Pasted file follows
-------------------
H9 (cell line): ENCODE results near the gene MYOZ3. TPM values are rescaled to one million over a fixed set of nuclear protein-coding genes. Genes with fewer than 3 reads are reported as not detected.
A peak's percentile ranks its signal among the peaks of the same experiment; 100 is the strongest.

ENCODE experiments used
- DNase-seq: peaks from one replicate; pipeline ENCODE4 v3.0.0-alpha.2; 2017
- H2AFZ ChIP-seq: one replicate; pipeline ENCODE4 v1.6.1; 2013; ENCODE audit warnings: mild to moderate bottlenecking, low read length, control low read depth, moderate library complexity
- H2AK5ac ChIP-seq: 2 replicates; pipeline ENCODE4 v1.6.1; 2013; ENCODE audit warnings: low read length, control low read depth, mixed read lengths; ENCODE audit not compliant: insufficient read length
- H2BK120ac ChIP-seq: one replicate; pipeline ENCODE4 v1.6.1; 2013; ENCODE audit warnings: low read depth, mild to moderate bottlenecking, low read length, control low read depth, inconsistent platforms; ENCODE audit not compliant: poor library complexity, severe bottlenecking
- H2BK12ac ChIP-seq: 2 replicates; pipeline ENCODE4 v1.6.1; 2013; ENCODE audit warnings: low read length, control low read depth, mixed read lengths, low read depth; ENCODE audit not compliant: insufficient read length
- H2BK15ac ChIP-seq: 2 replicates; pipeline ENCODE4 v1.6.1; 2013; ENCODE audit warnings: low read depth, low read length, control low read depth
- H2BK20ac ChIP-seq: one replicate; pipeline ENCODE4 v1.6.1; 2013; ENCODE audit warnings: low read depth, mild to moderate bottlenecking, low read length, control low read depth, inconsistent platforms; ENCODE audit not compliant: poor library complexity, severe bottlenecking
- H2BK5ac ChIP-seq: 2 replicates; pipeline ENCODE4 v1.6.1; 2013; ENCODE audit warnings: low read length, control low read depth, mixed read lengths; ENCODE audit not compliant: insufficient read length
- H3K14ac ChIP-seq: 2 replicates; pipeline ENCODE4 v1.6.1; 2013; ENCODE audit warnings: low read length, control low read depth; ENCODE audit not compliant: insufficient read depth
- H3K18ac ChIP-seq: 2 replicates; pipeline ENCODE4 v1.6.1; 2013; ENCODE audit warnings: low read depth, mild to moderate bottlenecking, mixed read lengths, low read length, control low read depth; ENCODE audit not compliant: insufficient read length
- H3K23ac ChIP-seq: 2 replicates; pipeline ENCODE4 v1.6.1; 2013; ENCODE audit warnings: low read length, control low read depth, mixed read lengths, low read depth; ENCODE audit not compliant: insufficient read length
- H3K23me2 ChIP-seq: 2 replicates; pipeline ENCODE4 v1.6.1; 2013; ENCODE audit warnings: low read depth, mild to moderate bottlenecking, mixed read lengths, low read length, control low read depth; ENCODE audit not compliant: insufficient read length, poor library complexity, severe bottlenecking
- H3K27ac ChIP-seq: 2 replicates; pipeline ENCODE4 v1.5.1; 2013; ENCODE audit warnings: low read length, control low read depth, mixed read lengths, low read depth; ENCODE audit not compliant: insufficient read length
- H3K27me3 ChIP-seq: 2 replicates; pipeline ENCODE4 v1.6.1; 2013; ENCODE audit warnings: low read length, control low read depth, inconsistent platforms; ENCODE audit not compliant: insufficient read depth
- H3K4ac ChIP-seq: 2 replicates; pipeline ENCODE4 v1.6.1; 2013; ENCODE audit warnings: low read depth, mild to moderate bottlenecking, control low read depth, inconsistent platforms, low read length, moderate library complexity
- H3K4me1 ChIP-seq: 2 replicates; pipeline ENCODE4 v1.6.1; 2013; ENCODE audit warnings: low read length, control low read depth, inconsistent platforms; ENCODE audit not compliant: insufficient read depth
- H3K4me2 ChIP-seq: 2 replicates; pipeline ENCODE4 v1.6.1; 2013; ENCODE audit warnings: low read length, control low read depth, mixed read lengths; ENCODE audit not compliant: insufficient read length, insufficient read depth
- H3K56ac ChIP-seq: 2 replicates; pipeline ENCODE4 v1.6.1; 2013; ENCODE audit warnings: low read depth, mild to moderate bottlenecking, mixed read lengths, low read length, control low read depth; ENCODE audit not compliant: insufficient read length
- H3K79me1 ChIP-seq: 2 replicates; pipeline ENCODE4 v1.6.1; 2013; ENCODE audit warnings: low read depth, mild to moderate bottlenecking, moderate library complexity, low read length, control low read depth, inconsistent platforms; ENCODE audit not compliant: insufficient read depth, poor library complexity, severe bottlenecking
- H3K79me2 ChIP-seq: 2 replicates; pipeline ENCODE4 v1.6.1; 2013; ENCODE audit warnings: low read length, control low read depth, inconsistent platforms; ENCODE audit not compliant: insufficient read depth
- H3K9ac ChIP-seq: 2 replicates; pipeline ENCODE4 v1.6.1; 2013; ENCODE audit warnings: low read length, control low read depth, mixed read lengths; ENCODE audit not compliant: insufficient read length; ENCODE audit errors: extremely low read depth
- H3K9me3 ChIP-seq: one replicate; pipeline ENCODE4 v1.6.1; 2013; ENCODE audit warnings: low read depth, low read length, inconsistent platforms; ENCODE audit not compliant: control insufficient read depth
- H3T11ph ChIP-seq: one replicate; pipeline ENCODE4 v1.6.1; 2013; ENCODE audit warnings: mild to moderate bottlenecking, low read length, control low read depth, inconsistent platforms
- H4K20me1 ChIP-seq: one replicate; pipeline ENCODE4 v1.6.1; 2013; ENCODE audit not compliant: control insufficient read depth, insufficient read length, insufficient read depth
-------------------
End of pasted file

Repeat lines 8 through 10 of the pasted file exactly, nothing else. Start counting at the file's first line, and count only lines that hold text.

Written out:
- H2BK12ac ChIP-seq: 2 replicates; pipeline ENCODE4 v1.6.1; 2013; ENCODE audit warnings: low read length, control low read depth, mixed read lengths, low read depth; ENCODE audit not compliant: insufficient read length
- H2BK15ac ChIP-seq: 2 replicates; pipeline ENCODE4 v1.6.1; 2013; ENCODE audit warnings: low read depth, low read length, control low read depth
- H2BK20ac ChIP-seq: one replicate; pipeline ENCODE4 v1.6.1; 2013; ENCODE audit warnings: low read depth, mild to moderate bottlenecking, low read length, control low read depth, inconsistent platforms; ENCODE audit not compliant: poor library complexity, severe bottlenecking